A 25-year-old man has sued Royal Caribbean for $10 million after suffering an injury while aboard the Mariner of the Seas ship.
Cruises are billed as hedonistic havens of fun activities and luxury accommodations. But a darker side to cruising emerges that the industry strives to conceal. There have been some high-profile cases in the news recently about passengers and staff members going overboard while the ships were at sea, but that's not the only concern.
When people think of cruise ship injuries, they often think of the big, catastrophic events: Someone falls overboard, the ship breaks down at sea or a massive storm catches the ship without any cover on the open water.
Some people save for years to take a luxury cruise to commemorate a special anniversary. Others cruise regularly with family members or groups of like-minded friends who also have the travel bug.
A 52-year-old woman fell overboard to her death while en route to one of the stops on her Princess Cruise Lines ship's itinerary on Nov. 13. The woman and her male companion had left Port Everglades for what was slated to be a seven-day southern Caribbean cruise several days earlier on Nov. 9. The ship was expected to return to its original Fort Lauderdale port this past Saturday.
A 29-year-old Fernandina Beach man, who was slated to get married on Dec. 1, fell to his death while aboard Paradise Cruise Line's Grand Classica on Oct. 26. The man had just begun his bachelor party cruise from the Port of Palm Beach to the Grand Bahama Island when the incident occurred.
Of the over 24 million people that take cruises annually, a recent Cruise Lines International Association (CLIA) report shows that 19 of them die falling from their ships each year. Each time an incident like this occurs, researchers learn a lot more about what can be done to prevent these types of incidents from occurring.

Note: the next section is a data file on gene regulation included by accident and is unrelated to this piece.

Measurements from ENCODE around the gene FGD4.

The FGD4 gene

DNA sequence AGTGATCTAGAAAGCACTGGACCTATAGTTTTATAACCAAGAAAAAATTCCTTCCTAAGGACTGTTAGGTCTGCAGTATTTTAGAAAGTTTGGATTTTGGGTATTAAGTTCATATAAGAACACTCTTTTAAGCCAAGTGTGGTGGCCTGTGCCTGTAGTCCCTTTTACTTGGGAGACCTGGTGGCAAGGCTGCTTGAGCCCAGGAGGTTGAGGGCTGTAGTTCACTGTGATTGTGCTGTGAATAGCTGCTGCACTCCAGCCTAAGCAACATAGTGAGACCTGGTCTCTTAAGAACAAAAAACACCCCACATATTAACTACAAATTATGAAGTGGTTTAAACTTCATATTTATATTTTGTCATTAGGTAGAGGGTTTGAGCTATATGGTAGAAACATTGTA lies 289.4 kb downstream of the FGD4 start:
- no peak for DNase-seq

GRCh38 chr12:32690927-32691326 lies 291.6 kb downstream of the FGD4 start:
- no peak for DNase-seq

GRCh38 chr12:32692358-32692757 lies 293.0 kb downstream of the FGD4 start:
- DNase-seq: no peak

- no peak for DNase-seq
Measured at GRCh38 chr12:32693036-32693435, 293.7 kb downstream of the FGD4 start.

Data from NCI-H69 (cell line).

Hurricane season is now officially half the year -- from the beginning of June through the end of November. Of course, hurricanes can and do occur outside of this period. Therefore, if you want to make your next vacation a cruise, it may be hard to schedule one at a time when running into a hurricane or severe storm isn't a possibility -- particularly if you have kids and need to sail during the summer.
There are many reasons that thousands of individuals take cruises to popular vacation hot spots each year. One of those reasons is that cruises are all-inclusive. Passengers don't have to worry about booking a hotel, making restaurant reservations or coming up with things to do. It's all done for them. What you often don't hear much about on the news though is just how dangerous cruise ships can be.
Perhaps the most dire cruise ship accident is when someone falls overboard. It is a nightmare scenario for the passenger, as people who fall overboard are not always found.